The building's geometry provides elegance and, from the river walk, the sensation of looking up at a ship's prow. It is both a lesson in Scandinavian spareness and an argument for the serene lines of the best modernist architecture.

The only suggestion of ornamentation is a marbled ribbon of glass panels, which wraps the upper-floor balconies. That striking pattern is achieved by computer-generated images of wood grain -- perhaps a suggestion of the vast forest tamed, or a reference to the Swedish tradition of wood painting -- sandwiched between panels of glass. When lighted at night, the facade glows like Viking gold.

Or, as the architects put it, "a Nordic light in the dark Southern night."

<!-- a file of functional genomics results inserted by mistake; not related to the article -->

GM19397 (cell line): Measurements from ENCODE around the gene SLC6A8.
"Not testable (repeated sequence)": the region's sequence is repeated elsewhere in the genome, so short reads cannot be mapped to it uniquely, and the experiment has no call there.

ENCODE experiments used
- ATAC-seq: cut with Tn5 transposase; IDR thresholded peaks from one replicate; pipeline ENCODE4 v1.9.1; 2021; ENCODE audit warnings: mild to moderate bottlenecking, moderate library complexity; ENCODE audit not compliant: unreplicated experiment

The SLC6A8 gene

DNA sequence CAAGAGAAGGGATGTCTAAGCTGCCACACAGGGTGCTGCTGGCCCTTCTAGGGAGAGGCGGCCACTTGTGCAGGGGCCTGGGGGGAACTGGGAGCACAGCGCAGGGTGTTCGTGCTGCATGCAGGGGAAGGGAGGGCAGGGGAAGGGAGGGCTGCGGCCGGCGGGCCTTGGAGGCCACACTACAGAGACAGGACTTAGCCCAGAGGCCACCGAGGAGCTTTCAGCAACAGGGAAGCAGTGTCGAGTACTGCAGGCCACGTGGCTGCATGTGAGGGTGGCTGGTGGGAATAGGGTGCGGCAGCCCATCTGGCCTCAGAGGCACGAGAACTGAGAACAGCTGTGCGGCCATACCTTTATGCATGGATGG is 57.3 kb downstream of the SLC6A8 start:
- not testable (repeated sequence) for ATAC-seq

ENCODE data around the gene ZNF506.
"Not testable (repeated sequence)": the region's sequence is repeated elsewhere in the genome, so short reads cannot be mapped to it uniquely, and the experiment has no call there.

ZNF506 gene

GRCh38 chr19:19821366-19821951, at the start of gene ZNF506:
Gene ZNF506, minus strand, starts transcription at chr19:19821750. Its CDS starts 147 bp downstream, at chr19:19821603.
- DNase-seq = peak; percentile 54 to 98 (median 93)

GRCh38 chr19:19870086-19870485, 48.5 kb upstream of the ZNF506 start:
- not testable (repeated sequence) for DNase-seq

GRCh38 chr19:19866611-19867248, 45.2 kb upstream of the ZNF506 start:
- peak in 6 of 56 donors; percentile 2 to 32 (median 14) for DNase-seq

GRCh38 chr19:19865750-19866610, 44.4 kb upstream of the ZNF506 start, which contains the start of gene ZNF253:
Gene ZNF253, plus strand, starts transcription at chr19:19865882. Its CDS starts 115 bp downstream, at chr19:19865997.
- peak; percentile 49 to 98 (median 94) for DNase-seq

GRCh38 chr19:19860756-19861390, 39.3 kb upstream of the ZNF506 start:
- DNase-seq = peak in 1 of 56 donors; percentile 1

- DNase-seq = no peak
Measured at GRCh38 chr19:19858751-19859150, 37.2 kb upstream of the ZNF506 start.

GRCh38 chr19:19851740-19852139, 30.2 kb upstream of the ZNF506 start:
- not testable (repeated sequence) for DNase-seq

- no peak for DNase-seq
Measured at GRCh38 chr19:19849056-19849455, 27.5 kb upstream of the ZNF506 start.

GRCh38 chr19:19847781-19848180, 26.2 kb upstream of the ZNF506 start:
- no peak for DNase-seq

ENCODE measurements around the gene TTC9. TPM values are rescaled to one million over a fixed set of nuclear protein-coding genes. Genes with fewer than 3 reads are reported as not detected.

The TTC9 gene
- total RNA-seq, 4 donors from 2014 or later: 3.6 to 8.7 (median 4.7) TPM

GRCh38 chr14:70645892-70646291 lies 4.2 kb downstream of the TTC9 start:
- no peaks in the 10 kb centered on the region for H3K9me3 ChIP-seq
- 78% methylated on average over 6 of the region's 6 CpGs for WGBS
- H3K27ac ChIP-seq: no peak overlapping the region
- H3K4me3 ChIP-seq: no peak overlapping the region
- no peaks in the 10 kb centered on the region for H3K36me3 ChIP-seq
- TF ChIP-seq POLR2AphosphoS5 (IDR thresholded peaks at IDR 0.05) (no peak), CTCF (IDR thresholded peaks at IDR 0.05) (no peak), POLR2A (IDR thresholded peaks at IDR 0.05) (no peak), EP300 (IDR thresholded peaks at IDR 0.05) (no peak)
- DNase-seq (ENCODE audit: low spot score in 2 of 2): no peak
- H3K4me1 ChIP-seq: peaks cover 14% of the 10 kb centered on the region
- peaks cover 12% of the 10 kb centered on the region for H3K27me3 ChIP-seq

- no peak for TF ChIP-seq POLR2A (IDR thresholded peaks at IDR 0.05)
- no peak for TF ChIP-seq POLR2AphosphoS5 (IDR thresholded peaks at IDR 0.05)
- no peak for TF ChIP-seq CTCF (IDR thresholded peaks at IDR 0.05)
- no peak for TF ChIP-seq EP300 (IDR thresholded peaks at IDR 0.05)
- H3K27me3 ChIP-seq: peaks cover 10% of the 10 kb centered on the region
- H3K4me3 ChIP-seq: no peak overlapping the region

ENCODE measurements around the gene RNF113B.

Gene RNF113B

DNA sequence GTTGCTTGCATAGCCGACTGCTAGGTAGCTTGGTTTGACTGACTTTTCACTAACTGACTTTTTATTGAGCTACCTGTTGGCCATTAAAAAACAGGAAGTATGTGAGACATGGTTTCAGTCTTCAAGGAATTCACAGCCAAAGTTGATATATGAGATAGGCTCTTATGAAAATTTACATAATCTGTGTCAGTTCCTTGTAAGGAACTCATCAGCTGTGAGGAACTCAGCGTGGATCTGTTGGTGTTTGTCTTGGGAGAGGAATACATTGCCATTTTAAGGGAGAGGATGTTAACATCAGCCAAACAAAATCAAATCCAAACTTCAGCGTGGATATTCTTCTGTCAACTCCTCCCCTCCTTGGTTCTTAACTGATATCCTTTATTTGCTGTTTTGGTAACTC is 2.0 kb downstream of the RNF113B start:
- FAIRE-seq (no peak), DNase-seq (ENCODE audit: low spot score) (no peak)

Inside, the subtler mysteries of Swedish culture come into view. The ceiling is layered with maple panels cut through with holes. The intent was to filter light "like an inverted cloud," according to Gabriella Augustsson, the Swedish foreign ministry's project manager for the building.

Exterior and interior glass walls provide unobstructed views of Rock Creek, which slips into the Potomac along the building's east side. Designers created their own course of water alongside, contained in black marble. The waterway appears to flow through a glass wall into a manmade pond that burbles under the grand staircase.

According to the ambassador, who paused on the steps this week, the black water is meant to recall the mysterious, bottomless tarns found in the deep woods. He pointed to milky white panels of glass on the staircase, which connects exhibition space to the Alfred Nobel "black room" below. The glass panels were dotted to defuse the light into fog. Mix a little fog, the black tarn and dense maple woods and "then you have Sweden," Lund says.